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June 30, 2013

A mother will sacrifice her precious time of rest to help her child with something he is  interested in.  A father will sacrifice his time to unwind after a long day to play with his children or teach them a new skill.  Sacrifice is when we give up something precious to us for someone we love.

1 Kings 18:30-39 is only one example of a sacrifice that is offered to God.  The sacrifices offered to God in the Old Testament I tend to read as a bloody, gory mess of raw meat,  blood, and internal organs.  Today I saw a different view.  The purchase of the animal took money from the pocket of the family’s income that they lived on.  If they used one of their own animals that still meant they gave  up something of value.  As the meat was on the fire it had to have been a very appealing aroma.  I know I salivate at the smell of meat being cooked.  When the Israelites smelled that, it had to have been a reminder that what was on the altar was a meal they could have eaten yet was being given to the Lord. 

How would this sacrifice in 1 Kings 18 look during a drought?  The meat would have been precious to starving people.  The water poured on the meat, wood, and around the altar was almost beyond monetary value.  The people must have wondered what Elijah was thinking.  Even the wood for the altar is not in plentiful supply in the Middle East.  How many of the onlookers came prepared with food to eat since they were gone from their homes for untold hours (see verses 26, 36)?

In this chapter Elijah was wise to not construct the altar and prepare the sacrifice at the same time the Baal’s worshipers were doing theirs.  Not very many would have watched Elijah’s procedure.  The Israelites could have said he merely tricked them.  Instead, since their god didn’t respond after numerous hours I believe they watched every move to see exactly what Elijah did in eager anticipation of what would happen next.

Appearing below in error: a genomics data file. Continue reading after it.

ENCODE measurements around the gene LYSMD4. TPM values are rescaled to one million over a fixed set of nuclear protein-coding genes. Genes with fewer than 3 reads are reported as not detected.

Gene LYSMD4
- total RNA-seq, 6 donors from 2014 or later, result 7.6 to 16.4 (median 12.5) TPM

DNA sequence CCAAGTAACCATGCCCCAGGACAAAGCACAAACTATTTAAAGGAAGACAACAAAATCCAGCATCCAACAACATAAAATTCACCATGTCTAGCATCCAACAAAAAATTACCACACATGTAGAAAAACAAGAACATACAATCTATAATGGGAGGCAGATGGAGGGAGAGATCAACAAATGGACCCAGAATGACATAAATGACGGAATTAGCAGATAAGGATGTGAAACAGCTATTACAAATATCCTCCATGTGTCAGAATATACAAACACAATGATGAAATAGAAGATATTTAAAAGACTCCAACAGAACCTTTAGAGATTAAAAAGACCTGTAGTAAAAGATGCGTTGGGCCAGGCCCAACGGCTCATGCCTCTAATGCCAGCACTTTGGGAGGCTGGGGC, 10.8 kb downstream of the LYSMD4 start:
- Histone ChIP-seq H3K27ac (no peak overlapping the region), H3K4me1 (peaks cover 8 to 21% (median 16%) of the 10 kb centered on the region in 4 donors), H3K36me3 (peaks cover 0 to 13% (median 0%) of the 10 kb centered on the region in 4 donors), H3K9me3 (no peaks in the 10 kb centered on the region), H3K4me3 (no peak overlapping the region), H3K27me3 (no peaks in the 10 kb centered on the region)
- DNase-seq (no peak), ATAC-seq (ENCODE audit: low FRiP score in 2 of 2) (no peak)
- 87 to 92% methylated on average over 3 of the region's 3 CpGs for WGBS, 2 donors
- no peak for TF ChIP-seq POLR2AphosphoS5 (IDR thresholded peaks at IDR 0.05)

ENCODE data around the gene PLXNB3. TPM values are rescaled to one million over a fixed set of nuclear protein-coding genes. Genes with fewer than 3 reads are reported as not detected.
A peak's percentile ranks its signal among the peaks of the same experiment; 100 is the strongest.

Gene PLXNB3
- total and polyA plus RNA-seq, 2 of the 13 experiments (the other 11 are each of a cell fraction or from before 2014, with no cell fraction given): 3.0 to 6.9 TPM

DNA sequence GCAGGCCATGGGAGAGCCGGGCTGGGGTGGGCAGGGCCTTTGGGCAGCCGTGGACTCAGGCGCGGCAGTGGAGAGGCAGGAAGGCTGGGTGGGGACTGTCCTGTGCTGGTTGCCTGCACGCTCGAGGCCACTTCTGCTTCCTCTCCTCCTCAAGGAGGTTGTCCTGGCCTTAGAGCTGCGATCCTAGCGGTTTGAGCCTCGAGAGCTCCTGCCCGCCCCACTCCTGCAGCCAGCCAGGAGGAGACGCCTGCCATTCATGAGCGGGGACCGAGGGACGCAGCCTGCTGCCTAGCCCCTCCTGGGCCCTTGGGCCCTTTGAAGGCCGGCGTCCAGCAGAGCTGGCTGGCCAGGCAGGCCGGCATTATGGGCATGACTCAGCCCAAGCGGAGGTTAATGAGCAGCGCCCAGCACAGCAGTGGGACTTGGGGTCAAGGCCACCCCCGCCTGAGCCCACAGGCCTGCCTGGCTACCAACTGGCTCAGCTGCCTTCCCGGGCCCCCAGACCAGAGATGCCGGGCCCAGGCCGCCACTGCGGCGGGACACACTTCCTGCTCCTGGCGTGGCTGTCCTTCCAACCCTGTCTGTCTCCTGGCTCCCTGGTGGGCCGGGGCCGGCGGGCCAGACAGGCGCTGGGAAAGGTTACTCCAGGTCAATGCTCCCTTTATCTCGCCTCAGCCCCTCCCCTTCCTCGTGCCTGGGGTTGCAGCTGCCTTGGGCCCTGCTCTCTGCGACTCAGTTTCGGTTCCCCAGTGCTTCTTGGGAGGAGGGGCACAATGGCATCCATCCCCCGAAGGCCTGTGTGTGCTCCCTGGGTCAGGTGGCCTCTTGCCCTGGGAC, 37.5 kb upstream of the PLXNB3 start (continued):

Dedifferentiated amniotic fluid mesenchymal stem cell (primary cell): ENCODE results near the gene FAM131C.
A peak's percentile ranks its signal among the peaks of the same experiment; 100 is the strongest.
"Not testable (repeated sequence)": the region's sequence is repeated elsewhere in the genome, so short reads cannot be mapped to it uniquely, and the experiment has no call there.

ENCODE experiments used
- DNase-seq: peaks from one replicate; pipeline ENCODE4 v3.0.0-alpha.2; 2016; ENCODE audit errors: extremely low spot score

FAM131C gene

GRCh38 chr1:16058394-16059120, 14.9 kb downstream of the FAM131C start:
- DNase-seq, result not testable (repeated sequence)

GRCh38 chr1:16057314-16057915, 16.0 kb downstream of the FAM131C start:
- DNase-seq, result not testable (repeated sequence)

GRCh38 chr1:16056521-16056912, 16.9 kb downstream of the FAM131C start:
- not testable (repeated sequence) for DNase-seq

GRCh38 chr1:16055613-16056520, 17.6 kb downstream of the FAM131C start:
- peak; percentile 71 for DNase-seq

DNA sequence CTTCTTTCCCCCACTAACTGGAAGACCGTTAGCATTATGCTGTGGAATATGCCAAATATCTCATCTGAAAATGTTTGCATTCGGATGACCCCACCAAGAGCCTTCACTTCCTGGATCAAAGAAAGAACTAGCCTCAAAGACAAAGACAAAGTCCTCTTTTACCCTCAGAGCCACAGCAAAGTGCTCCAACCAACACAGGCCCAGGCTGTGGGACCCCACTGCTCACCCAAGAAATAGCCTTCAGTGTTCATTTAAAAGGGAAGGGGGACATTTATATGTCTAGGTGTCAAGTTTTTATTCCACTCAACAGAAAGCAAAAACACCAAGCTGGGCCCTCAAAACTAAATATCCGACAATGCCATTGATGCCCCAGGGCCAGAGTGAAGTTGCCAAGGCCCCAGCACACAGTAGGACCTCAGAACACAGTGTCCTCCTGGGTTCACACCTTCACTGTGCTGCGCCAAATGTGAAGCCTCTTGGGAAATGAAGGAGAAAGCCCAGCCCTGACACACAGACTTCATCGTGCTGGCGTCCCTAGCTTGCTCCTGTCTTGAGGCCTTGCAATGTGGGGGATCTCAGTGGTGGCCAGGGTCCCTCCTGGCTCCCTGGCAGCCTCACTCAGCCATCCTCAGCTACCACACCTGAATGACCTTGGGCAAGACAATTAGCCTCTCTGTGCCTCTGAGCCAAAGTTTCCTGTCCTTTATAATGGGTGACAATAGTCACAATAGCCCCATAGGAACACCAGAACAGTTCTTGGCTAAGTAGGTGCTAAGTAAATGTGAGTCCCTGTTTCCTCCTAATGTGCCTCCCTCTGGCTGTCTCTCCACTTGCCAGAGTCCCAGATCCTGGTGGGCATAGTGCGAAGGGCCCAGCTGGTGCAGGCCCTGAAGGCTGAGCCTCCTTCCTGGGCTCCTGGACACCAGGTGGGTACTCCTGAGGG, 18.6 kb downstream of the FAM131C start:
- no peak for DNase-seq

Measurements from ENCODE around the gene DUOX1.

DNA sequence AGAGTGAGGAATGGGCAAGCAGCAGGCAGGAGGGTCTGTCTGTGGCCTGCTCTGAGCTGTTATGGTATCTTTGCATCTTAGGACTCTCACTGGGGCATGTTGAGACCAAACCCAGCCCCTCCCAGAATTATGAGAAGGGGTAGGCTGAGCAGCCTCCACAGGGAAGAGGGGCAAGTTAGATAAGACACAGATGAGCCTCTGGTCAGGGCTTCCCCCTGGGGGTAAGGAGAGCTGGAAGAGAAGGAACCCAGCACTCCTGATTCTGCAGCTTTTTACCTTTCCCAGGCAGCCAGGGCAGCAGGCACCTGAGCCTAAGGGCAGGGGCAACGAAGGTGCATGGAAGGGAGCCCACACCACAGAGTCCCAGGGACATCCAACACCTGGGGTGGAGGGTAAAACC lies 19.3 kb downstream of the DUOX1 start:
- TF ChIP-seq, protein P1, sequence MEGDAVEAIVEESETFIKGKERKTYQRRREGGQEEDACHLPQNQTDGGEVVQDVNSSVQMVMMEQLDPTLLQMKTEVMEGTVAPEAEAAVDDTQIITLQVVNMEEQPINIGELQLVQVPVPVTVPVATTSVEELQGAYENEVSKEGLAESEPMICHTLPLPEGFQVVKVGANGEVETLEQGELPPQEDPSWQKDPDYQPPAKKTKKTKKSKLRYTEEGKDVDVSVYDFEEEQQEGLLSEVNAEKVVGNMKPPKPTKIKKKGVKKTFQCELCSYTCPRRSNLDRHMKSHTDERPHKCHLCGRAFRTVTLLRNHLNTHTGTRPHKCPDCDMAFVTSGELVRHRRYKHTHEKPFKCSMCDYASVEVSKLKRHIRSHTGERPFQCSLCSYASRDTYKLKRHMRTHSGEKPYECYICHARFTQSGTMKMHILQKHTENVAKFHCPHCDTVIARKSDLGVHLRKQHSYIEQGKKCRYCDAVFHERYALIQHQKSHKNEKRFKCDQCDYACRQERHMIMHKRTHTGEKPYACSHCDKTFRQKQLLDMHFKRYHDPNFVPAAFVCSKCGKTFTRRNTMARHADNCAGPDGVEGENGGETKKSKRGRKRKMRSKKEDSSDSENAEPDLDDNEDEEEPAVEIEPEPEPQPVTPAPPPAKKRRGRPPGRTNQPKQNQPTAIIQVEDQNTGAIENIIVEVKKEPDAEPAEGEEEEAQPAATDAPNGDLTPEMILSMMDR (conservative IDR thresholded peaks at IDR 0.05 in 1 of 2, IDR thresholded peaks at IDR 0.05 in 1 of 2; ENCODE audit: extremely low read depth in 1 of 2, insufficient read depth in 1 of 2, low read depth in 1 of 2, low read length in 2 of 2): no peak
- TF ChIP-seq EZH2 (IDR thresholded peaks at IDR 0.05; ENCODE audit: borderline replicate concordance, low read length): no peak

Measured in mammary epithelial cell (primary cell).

I believe Elijah acted in obedience to God by pouring water on the meat and wood. It stacked the odds against God being able to send down fire and burn up water-saturated meat and wood. This also was additional humiliation of Baal, who was supposed to be able to produce the rain, but hadn’t for over three years.*  I love it that the inferno He sent down in verse 38 proved He is able to consume anything, literally.  Nothing will stand in the way of the Creator. 

It’s our job to sacrifice; it’s God’s job to burn what would oppose Him.  It’s our job to give up what is precious to us as a sacrifice for Him.  It’s His job to do the miraculous.  Stick with your job.  Don’t try to do His.  He is more than capable to stand up for Himself. 

*The Quest Study Bible by Zondervan 


From → Elijah

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